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The January 21, 2003 Issue Provided by System Dynamics Inc.
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Broadband Wireless Access: Ready for Prime Time?

Broadband wireless access is becoming a viable way to compete against (or complement) DSL and cable broadband. We attended the WCA conference in San Jose to get a better understanding of the key issues and a sense for how real an impact this technology will have.


"Overnight Successes" Take Years

"New technologies" which appear to take off "overnight" have usually struggled for years before coming of age. Everyone's favorite example is the Internet, which "suddenly" blossomed in the late 1990's. Its seeds actually go back to the Arpanet in 1969. But it took the creation of the personal computer, Tim Berners-Lee's "World-Wide Web" project and the development of Mosaic for Windows before the pieces fell into place.

It looks like wireless broadband data is coming of age. Wi-Fi is now a recognized force in the home and office. Our focus in this article goes outside buldings and beyond Wi-Fi (a term now wildly misused to encompass all kinds of wireless broadband movement). We're seeing signs that broadband wireless access to the home is on its way to becoming a viable way to compete against (or complement) DSL and cable infrastructures. Technologies to send broadband data from a central point to the home, thru the air, reliably and cost-effectively, seem to be emerging.

Sprint started offering wireless broadband service several years ago, but the technology required line of sight between a tower and the home, and a professional installer to mount and aim an outdoor antenna. Broadband wireless is offered by many small providers, called WISPs (Wireless ISPs), mostly companies whose names you would not recognize.

Several emerging technologies overcome the line of sight requirement and can be installed by the end user. The remaining impediments appear to be commercializng these technologies, reducing the price of the equipment and finding spectrum for it.

Here are some recent announcements that caught our attention:

  • Clearwire Technologies announced the deployment of next-generation wireless broadband service in Jacksonville, Florida - the largest U.S. commercial launch of its kind - using technology from IPWireless. ( www.clearwire.com ) ( www.ipwireless.com )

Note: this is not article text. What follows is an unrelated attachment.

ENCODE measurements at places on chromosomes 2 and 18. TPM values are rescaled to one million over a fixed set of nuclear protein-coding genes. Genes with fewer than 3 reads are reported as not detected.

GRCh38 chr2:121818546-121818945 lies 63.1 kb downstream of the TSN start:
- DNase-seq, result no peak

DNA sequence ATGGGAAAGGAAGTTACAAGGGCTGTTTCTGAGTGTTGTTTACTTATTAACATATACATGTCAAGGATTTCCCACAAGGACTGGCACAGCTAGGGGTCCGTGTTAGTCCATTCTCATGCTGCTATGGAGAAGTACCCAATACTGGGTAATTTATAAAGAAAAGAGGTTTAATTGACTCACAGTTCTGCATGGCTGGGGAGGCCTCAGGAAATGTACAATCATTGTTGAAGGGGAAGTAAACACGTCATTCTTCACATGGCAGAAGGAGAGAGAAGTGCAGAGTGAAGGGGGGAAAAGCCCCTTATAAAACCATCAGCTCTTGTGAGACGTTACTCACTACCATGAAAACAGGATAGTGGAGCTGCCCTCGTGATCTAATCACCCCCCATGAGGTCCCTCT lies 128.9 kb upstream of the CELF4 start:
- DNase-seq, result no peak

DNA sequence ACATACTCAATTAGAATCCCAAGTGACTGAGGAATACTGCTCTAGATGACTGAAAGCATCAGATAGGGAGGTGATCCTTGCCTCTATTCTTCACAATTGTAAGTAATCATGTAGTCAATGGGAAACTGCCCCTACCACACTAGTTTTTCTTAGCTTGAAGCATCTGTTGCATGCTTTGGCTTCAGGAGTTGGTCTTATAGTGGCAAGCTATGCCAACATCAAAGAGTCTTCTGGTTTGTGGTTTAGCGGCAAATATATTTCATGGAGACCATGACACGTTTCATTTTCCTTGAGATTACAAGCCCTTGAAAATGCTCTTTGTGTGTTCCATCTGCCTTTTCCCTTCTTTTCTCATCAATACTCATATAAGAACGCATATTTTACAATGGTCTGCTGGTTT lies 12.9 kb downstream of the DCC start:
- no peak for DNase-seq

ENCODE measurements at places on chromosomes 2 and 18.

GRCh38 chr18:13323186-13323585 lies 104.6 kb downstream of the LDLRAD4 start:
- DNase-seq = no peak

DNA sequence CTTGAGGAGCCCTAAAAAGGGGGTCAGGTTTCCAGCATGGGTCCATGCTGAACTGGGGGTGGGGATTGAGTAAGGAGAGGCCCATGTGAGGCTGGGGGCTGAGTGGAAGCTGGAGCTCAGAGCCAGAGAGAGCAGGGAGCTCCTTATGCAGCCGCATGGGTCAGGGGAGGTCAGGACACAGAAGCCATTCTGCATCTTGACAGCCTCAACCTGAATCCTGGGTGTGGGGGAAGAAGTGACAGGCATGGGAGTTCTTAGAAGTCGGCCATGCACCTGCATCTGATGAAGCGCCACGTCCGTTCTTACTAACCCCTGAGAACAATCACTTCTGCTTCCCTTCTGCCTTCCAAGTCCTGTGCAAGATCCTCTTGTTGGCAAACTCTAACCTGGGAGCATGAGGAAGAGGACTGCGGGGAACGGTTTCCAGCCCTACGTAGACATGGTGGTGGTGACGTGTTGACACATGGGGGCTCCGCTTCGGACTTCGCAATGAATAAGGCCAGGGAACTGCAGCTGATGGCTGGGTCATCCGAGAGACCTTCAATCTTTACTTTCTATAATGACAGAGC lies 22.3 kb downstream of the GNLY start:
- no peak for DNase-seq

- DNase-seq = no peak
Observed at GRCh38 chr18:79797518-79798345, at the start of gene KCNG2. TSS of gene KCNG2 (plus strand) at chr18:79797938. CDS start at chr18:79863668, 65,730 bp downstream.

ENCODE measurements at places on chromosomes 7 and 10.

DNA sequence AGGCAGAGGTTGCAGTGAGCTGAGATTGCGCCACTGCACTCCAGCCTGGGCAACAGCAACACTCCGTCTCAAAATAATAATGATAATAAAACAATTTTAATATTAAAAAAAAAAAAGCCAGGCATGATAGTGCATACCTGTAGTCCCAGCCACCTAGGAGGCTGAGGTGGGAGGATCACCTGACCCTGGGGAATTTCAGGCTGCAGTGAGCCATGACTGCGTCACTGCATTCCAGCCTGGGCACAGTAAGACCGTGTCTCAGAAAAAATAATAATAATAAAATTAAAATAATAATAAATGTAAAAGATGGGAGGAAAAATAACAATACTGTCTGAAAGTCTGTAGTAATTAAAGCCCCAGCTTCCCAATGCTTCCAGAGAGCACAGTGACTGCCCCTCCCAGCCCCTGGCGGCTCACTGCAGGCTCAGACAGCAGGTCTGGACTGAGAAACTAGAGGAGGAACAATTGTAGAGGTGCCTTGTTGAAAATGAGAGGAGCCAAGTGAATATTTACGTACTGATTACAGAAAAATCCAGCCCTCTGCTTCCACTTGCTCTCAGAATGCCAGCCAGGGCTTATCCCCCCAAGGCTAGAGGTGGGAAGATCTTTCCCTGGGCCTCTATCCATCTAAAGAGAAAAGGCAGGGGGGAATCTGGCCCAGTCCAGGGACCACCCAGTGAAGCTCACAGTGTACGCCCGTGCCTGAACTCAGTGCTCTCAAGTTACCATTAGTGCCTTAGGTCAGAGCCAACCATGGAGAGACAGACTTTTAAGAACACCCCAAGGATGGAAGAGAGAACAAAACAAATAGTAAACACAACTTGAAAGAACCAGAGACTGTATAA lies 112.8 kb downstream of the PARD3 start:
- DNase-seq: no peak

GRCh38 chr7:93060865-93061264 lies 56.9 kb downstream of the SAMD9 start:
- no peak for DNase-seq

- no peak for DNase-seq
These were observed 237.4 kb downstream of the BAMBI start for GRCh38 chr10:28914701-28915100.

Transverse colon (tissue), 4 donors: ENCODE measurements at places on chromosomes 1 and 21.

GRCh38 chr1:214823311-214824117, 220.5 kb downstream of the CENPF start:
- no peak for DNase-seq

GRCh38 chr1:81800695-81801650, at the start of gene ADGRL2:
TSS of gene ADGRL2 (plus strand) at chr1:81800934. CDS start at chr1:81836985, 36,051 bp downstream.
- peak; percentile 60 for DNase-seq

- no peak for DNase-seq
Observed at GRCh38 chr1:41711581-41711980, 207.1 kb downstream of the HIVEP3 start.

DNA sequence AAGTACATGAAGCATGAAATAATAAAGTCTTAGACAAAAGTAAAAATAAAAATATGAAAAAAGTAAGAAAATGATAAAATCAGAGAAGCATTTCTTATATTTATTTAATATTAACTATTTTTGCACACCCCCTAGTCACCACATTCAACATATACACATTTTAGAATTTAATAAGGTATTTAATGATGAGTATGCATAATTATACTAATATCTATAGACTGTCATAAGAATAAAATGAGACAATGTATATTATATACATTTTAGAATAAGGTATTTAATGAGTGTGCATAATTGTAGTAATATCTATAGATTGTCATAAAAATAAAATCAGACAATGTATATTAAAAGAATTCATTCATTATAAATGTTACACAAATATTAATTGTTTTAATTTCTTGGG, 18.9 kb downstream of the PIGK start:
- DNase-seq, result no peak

• MVS Comunicaciones, S.A., the large Mexican media and telecommunications conglomerate, is building a high-speed wireless network for business and residential customers in both rural and urban areas, using their MMDS spectrum. They are using non line-of-sight (NLOS) equipment from NextNet Wireless. MVS has already deployed in Mexico City and will complete deployments in Guadalajara and Monterrey by mid-2003. By December of 2003, the company plans to extend its service offering to 50 percent of Mexico's population by launching the service in six additional cities. ( www.mvs.com ) ( www.nextnetwireless.com )
  • Navini Networks modems --> Click for larger pictureBellSouth is running a trial of fixed wireless broadband service in Daytona, Florida, using 2.3 Ghz band wireless communication service equipment from Navini Networks. BellSouth will utilize trial results to determine if the solution could increase its broadband footprint in the company’s nine-state service area in the Southeast. ( www.bellsouth.com ) ( www.navini.com )
  • Walker Wireless, a New Zealand broadband telecommunications company, will commercially deploy IPWireless mobile broadband technology across the major New Zealand markets. ( www.walkerwireless.com ) ( www.ipwireless.com )
  • Sprint has been testing next-generation broadband wireless technology with several vendors, including Navini and IPWireless. The trials, announced in May, are testing several technologies in various deployment scenarios to determine the viability of a next generation broadband wireless solution. ( www.sprint.com )
  • As we have previously mentioned, Verizon is testing BeamReach Networks technology in Fairfax County, VA. The trial is intended to determine if wireless broadband can supplement and expand delivery of Verizon's DSL service. ( www.verizon.com ) ( www.beamreachnetworks.com )
  • ArrayComm has formed a consortium to roll out its iBurst technology in Australia. ( www.arraycomm.com )

The US government seems to be getting more interested in broadband wireless. Senators Allen and Boxer recently introduced legislation, dubbed the Jumpstart Broadband Act, to promote a wireless approach to broadband deployment. It calls for the FCC to allocate not less than 255 megahertz of contiguous spectrum in the 5 gigahertz band for unlicensed use by wireless broadband devices.


The WCA Conference -- A Closer Look

When Kyle Ackerman, CEO of Xtratyme, pointed out that the Wireless Communications Association's conference was taking place in San Jose just after CES, it seemed like a great opportunity to take a closer look at the wireless broadband landscape. We were already in Las Vegas, so it was only an airplane hop away.

WCA exhibit hall --> Click for larger pictureAndrew Kreig, WCA President, graciously welcomed our press coverage of the event. We were surprised and pleased to note attendees from around the globe and were told that attendance at the conference had grown. The exhibit area was a busy and active scene. ( www.wcai.com )


First, a Few Terms

Since we have had little prior coverage of wireless broadband access, we'll start by defining a few of the most fundamental terms. The first pair is "LOS" and "NLOS". LOS means "line-of-sight" and indicates that the path between the source and receiver of the broadband signal is free of obstacles. NLOS means "not-LOS" - some use "N" to mean "non" and other to mean "near". In either case it indicates that the technology has some ability to penetrate walls and trees. The ideal would be for a broadband receiver to work as well indoors as a mobile phone.